Local News

Oxford Still Scarred By 1970 Racial Killing

Posted May 11, 2004

— On May 11, 1970, a racial killing galvanized the black community in Oxford. A white man and two of his sons shot, beat and killed a black man in public and were acquitted of all charges.

The killing and verdict triggered riots and marches -- and now a book,

"Blood Done Sign My Name,

written by Tim Tyson and published by Random House.

Son of the pastor of the town's all-white Methodist church, Tyson was 10 years old and living in Oxford at the time.

On the 34th anniversary of the killing, Oxford resident and historian Eddie McCoy remembered back to the day 23-year-old Henry "Dickie" Marrow lost his life at the hands of Robert Teel and his two sons.

"The people was in the store, and the lady heard the shots," McCoy said.

Marrow -- a veteran who had served in Vietnam -- walked into a store owned by Teel to buy a drink. Teel reportedly had a criminal record and connections to the Ku Klux Klan.

"(Marrow) said something to Teel's son's wife," McCoy said, "and it started from there."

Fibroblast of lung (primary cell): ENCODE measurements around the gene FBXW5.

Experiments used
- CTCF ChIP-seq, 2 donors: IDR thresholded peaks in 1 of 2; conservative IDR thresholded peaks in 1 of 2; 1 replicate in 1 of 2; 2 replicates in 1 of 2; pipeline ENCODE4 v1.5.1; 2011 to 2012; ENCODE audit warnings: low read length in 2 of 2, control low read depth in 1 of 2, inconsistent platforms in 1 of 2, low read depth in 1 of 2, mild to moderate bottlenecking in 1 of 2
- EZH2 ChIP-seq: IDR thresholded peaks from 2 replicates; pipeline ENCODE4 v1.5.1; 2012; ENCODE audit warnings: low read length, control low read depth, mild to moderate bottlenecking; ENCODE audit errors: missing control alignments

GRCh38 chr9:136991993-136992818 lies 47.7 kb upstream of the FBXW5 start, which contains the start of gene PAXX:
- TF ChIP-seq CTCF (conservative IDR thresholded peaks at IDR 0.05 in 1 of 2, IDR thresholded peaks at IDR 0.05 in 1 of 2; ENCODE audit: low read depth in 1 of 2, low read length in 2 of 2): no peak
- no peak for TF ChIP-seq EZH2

"Teel's sons came out with guns, and Marrow started running away, and one of the sons shot him. They caught up with him and started beating him on the ground. Teel kept saying: 'Kill him. Kill him. Kill him.' They pointed the gun right upside his head and shot him."

Robert Teel and his sons never denied the killing. But they said it was done in self defense, that Marrow threatened them with a knife and that the gun that fired the fatal shot went off accidentally.

Blacks were outraged over the killing. They torched buildings and the town's tobacco warehouses and marched to Raleigh.

Then came the trial, at which an all-white jury found the Teels not guilty.

Teel and his sons still live in the Oxford area. WRAL called Teel but could not reach him.

Tyson interviewed Teel for his book, due out next week. According to a review of the book on Random House's Web site, Teel said he and his sons killed Marrow because "that nigger committed suicide, coming in here wanting to four-letter-word my daughter-in-law."

People in Oxford still remember the killing. But there is no monument to Marrow other than his gravestone, and McCoy said there was no lesson learned, either.

"No," he said, when asked if anything positive resulted from Marrow's death. "He's just another dead Afro-American."

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